With volumetric filmmaking becoming more accessible and with WebXR soon to provide more possibilities, I thought it was important to review some of the lessons I’ve learned while working on 360 video for different media organizations.
These are lessons and thoughts that I hope will be useful for newsrooms, virtual reality companies and anyone willing to create compelling nonfiction stories.
It is said that renowned journalist Ryszard Kapuściński always traveled with two notebooks. …
At TrackRecord, a new English music site by Univision, we recently released our first 360 video with spatial sound. “Princess Nokia: ABC & 123's” was recorded in July, and it took us months to figure out how to edit and share the video with this new sound feature (we released a stereo version in September).
With spatial audio, users exploring a 360 video, either by swiping the screen or by moving their head in a VR headset, experience the sound based on where they are looking.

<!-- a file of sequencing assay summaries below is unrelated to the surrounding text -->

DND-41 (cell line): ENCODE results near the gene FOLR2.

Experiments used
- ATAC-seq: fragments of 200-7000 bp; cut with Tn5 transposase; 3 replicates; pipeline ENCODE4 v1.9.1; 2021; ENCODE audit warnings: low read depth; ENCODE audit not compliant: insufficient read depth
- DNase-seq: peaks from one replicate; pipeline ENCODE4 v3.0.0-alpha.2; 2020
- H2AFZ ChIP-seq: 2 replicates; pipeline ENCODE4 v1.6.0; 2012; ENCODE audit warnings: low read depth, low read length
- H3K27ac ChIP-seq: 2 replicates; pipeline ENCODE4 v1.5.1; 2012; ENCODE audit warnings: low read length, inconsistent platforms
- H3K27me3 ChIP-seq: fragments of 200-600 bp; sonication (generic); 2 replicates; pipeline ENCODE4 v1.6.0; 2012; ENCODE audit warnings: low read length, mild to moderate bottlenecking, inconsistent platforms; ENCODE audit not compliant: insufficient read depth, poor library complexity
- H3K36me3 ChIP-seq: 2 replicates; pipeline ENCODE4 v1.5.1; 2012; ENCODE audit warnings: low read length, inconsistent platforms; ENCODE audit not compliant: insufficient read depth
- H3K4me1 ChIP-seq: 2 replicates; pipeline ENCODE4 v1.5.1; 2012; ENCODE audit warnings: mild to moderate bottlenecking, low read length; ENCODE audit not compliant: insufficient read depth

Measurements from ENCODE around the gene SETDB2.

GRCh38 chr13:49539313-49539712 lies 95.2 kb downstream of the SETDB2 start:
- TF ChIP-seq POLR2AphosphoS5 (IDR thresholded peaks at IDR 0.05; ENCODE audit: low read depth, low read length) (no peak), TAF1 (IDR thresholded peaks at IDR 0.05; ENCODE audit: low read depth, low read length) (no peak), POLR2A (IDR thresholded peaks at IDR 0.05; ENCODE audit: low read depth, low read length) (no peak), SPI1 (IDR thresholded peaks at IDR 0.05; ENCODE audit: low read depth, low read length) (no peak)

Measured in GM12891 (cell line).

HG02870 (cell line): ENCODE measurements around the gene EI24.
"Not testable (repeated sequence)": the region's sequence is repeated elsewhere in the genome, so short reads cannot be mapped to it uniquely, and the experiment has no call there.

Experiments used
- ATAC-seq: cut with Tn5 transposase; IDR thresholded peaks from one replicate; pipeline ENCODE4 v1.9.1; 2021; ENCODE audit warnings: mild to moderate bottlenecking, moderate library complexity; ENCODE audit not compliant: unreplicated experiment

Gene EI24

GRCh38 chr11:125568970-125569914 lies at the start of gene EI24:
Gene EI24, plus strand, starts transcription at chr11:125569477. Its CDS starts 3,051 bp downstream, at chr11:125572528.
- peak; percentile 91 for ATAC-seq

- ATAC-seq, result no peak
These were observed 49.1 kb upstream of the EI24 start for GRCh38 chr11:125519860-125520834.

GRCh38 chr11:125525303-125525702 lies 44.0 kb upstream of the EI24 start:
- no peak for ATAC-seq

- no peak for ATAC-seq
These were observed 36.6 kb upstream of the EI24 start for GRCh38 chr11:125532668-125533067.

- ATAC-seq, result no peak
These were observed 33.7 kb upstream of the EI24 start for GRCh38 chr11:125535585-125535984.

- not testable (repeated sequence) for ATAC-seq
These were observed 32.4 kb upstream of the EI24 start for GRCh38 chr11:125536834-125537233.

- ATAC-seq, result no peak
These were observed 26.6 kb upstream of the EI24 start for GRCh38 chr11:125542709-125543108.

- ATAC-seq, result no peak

From a production standpoint, this means that we need to:
As the wave of virtual reality continues to grow, the need to showcase our projects in public spaces increases. Still, we are learning the best ways to deal with the technicalities of bringing VR headsets outside our confortable studios.
Here my lessons learned building VR Installations to showcase projects with the HTC Vive this summer.
One thing we learned pretty quickly is that, if you are using 2 or 3 VR Headsets to showcase your work- you will only need to install two lighthouse base stations to track them.
The best is to use the sync cable to connect the stations and ensure the better connection between them. Beyond this it’s easy, each computer will recognize automatically the base stations. …